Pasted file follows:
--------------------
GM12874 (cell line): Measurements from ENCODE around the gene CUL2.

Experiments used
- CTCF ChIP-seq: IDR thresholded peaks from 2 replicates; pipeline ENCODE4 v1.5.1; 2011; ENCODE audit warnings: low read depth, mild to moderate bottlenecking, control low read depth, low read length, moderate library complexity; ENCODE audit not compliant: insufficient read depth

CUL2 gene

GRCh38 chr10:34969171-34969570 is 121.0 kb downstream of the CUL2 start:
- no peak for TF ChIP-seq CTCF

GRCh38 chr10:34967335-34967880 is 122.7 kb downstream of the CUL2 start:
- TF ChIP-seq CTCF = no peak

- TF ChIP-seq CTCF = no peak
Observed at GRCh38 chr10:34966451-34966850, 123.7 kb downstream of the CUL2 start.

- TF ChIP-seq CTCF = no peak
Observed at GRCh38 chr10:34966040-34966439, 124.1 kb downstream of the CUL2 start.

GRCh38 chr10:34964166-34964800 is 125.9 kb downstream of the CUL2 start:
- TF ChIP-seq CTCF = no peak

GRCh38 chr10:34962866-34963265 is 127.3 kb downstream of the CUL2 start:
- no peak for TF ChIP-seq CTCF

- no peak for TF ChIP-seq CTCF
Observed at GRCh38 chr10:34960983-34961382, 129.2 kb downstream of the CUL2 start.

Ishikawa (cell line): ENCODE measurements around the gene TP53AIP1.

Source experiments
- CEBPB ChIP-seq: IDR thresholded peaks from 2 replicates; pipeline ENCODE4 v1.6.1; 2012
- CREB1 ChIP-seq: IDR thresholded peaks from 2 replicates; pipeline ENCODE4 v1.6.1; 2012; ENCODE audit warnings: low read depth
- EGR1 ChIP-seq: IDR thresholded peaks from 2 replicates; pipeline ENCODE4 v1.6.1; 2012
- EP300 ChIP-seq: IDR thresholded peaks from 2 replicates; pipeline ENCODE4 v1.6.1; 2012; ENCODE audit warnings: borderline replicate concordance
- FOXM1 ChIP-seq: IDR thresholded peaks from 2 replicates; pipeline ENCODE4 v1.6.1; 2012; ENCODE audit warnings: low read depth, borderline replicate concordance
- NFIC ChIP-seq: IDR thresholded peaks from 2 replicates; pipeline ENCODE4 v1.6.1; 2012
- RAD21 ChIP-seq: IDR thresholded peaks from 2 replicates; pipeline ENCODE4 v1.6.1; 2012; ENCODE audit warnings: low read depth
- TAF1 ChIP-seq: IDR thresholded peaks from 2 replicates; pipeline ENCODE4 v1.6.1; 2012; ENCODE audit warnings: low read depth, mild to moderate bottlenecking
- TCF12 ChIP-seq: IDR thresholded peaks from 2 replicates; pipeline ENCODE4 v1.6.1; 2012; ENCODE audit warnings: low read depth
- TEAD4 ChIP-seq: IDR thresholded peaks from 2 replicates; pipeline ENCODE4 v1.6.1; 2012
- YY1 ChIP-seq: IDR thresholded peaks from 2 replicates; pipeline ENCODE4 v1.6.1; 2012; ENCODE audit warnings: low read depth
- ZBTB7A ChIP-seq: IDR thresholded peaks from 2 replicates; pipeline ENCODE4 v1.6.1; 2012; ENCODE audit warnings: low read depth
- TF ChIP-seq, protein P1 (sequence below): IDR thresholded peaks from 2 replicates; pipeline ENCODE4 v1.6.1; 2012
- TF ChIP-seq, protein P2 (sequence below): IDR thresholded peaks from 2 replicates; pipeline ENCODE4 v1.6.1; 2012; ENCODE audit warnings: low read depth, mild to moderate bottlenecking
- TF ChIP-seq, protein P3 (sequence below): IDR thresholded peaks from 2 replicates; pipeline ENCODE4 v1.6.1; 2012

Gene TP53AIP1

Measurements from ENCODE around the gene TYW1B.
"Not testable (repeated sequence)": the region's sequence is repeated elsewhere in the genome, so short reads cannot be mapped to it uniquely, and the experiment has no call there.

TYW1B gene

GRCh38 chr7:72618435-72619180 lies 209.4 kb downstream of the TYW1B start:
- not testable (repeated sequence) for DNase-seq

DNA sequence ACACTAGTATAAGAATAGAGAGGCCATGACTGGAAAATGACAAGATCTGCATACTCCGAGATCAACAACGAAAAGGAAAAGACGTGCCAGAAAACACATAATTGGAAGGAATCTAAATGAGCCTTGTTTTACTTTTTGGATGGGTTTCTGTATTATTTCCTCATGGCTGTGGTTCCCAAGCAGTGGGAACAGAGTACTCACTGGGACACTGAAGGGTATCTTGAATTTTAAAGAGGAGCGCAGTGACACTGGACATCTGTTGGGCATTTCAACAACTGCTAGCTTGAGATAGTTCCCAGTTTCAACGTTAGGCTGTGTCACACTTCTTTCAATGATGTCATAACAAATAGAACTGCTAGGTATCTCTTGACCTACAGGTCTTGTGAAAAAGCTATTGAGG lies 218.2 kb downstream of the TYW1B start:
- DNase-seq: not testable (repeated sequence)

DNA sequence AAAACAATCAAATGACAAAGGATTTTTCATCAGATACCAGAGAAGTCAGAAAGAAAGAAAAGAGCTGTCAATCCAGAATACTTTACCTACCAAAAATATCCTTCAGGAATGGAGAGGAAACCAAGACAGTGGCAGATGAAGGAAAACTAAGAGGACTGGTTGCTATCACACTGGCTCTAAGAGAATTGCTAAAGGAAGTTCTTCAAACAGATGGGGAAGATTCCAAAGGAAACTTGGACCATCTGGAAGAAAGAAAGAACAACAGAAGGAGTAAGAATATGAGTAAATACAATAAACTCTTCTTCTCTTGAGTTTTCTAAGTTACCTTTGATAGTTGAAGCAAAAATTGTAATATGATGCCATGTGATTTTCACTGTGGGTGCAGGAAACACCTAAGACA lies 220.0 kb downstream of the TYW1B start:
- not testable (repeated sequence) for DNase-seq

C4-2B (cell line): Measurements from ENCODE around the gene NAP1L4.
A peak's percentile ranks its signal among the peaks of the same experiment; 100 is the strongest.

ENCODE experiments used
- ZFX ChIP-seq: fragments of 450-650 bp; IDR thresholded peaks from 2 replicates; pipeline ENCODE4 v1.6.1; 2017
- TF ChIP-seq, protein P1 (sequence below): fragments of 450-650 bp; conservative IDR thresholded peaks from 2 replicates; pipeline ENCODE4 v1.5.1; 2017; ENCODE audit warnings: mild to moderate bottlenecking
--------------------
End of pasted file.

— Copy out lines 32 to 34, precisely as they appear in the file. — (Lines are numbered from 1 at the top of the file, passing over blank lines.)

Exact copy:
- ZBTB7A ChIP-seq: IDR thresholded peaks from 2 replicates; pipeline ENCODE4 v1.6.1; 2012; ENCODE audit warnings: low read depth
- TF ChIP-seq, protein P1 (sequence below): IDR thresholded peaks from 2 replicates; pipeline ENCODE4 v1.6.1; 2012
- TF ChIP-seq, protein P2 (sequence below): IDR thresholded peaks from 2 replicates; pipeline ENCODE4 v1.6.1; 2012; ENCODE audit warnings: low read depth, mild to moderate bottlenecking